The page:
I'll begin with the essential question: How can you add and subtract positive and negative fractions using a procedure? I'll then ask about our conclusions from the previous lesson. In this lesson, we concluded that adding and subtracting signed fractions works in the same manner as sums and differences of decimals and integers. Students take this conclusion to fill in the procedures for fraction sums and differences.
There are then 4 examples. Now I will assess whether or not students can apply the rules above to solve the problems on their own. I will remind students to convert whole numbers and mixed numbers to improper fractions first. Two of the four problems have unlike denominators. I will be looking to see that students can quickly find a common denominator and correctly rewrite the fraction. Students who can find the common denominator sometimes forget to rewrite the numerator, so I'll be on the lookout for that. Even less developed students may still try to add or subtract the unlike denominators. Drawing a simple model may help them see the error here. For example we could a model to represent 1/2 + 1/4 so that students see the sum is not 1/6.
I'll monitor the progress of students on these 4 problems. If the majority of students are easily able to solve these problems, I know that we can skip the Guided Practice section and go straight into independent practice. I'll save the guided practice for the few students who may still be struggling.
This section of the lesson may be omitted if the majority of students are successful on the previous 4 examples. These may be saved for the few students who are still struggling after the 4 examples.
The problems presented consist of the various combinations of positive and negative values that students may encounter when adding or subtracting. Four of the six problems have unlike denominators. I have tried to use problems that can easily be modeled with a drawing in case there is a misconception. So for now there are no problems like -5/13 + 4 7/21.
While working on these problems I will ask students to consider the quantities before solving by asking:
1) Will the sum or difference be greater than or less than the first addend or the minuend? How do you know?
2) Will the sum be positive or negative? How do you know?
These questions come from the essential questions of the unit. Students can use these questions as a way to see if their answers make sense (MP1).
I will also look for students to distinguish between adding fractions with the same sign compared to different signs and whether students are making mistakes with the additive inverse.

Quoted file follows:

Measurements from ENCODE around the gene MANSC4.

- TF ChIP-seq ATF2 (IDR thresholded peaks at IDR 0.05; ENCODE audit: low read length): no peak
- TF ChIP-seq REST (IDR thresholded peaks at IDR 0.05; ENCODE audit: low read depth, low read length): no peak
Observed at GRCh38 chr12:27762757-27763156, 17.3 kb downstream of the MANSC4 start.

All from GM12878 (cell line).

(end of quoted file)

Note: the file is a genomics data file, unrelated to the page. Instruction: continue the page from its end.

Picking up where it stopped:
As mentioned in a previous lesson, students can find it confusing that they use subtraction to add rational numbers with different signs and that they use addition to solve subtraction problems which then may result in using subtraction again. This is where it helps to recall either the number line model or the counter model to help students make sense of the problem.
The first two problems require students to make a sum of -1 1/2. The first requires a positive and a negative value, the second requires two negative values. If students struggle with these, I may suggest they use a number line model. I'd ask them where did we end up? Answer: -1 1/2. What are some ways we could have arrived here? If the first addend is less than -1 1/2 is the second addend positive or negative? If the first addend is greater than -1 1/2, is the second addend positive or negative? Prove it.
The main thing for students to understand here is that trial and error is a fine strategy to solve these problems; making revisions based on a trial that does not meet certain requirements is what good problem solvers do. (MP1)
The rest of the work is an exercise in fluency of these operations. I have selected fractions with slightly less model friendly values now.
The extension has one-step addition and subtraction equations involving signed fractions. Students will be encouraged to solve these using fact families or inverse operations. Mental math and model drawing are okay as well, but students should be expected to clearly detail their process for solving.
The exit ticket consists of two addition problems and two subtraction problems. Each of these problems involve fractions with unlike denominators. In two of these problems only one fraction will be needed to be rewritten. The problems assess the 4 basic relationships that result when adding or subtracting (using the additive inverse) rational numbers. By these I mean there are two sums where the signs are different, however, in one problem the negative value has the greater absolute value and in the other problem the positive number has the greater absolute value. The other two problems result in a sum of addends that have the same sign.
I consider a student to be successful with this lesson if they score at least 3 out of 4 on the exit ticket. Students who only miss 1 problem usually have made a silly error or have a strong enough understanding that they will quickly learn from their mistake.